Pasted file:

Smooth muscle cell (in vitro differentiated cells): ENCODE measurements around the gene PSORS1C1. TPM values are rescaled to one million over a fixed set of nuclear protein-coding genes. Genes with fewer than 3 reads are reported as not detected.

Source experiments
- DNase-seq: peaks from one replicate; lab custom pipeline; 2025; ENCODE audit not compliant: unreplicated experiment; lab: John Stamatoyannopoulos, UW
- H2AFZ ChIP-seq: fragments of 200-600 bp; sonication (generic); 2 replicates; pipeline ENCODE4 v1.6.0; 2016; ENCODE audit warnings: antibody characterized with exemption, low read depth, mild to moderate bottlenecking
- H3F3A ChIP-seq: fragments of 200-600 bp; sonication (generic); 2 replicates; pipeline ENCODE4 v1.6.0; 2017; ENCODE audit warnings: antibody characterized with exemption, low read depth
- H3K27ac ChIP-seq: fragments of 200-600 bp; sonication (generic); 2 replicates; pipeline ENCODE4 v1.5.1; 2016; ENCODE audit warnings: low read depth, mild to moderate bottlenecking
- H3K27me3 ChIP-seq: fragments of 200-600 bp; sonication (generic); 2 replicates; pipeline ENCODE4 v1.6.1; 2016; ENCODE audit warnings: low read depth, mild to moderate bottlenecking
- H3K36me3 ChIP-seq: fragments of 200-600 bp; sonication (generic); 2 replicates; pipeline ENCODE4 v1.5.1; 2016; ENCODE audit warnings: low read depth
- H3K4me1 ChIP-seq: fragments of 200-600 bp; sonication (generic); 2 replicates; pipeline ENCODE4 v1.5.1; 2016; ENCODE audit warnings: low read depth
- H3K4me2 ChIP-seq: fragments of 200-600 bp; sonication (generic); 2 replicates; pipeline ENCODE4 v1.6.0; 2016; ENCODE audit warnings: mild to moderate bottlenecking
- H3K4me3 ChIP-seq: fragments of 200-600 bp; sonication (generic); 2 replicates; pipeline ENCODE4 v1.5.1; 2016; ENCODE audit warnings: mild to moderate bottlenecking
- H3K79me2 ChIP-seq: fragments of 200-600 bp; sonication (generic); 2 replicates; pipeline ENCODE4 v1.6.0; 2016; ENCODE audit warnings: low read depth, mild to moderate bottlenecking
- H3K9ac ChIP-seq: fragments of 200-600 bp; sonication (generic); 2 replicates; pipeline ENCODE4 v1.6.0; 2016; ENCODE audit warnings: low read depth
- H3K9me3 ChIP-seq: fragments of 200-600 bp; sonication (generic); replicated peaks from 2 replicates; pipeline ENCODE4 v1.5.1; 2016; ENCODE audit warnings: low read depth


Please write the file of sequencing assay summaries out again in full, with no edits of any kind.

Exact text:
Smooth muscle cell (in vitro differentiated cells): ENCODE measurements around the gene PSORS1C1. TPM values are rescaled to one million over a fixed set of nuclear protein-coding genes. Genes with fewer than 3 reads are reported as not detected.

Source experiments
- DNase-seq: peaks from one replicate; lab custom pipeline; 2025; ENCODE audit not compliant: unreplicated experiment; lab: John Stamatoyannopoulos, UW
- H2AFZ ChIP-seq: fragments of 200-600 bp; sonication (generic); 2 replicates; pipeline ENCODE4 v1.6.0; 2016; ENCODE audit warnings: antibody characterized with exemption, low read depth, mild to moderate bottlenecking
- H3F3A ChIP-seq: fragments of 200-600 bp; sonication (generic); 2 replicates; pipeline ENCODE4 v1.6.0; 2017; ENCODE audit warnings: antibody characterized with exemption, low read depth
- H3K27ac ChIP-seq: fragments of 200-600 bp; sonication (generic); 2 replicates; pipeline ENCODE4 v1.5.1; 2016; ENCODE audit warnings: low read depth, mild to moderate bottlenecking
- H3K27me3 ChIP-seq: fragments of 200-600 bp; sonication (generic); 2 replicates; pipeline ENCODE4 v1.6.1; 2016; ENCODE audit warnings: low read depth, mild to moderate bottlenecking
- H3K36me3 ChIP-seq: fragments of 200-600 bp; sonication (generic); 2 replicates; pipeline ENCODE4 v1.5.1; 2016; ENCODE audit warnings: low read depth
- H3K4me1 ChIP-seq: fragments of 200-600 bp; sonication (generic); 2 replicates; pipeline ENCODE4 v1.5.1; 2016; ENCODE audit warnings: low read depth
- H3K4me2 ChIP-seq: fragments of 200-600 bp; sonication (generic); 2 replicates; pipeline ENCODE4 v1.6.0; 2016; ENCODE audit warnings: mild to moderate bottlenecking
- H3K4me3 ChIP-seq: fragments of 200-600 bp; sonication (generic); 2 replicates; pipeline ENCODE4 v1.5.1; 2016; ENCODE audit warnings: mild to moderate bottlenecking
- H3K79me2 ChIP-seq: fragments of 200-600 bp; sonication (generic); 2 replicates; pipeline ENCODE4 v1.6.0; 2016; ENCODE audit warnings: low read depth, mild to moderate bottlenecking
- H3K9ac ChIP-seq: fragments of 200-600 bp; sonication (generic); 2 replicates; pipeline ENCODE4 v1.6.0; 2016; ENCODE audit warnings: low read depth
- H3K9me3 ChIP-seq: fragments of 200-600 bp; sonication (generic); replicated peaks from 2 replicates; pipeline ENCODE4 v1.5.1; 2016; ENCODE audit warnings: low read depth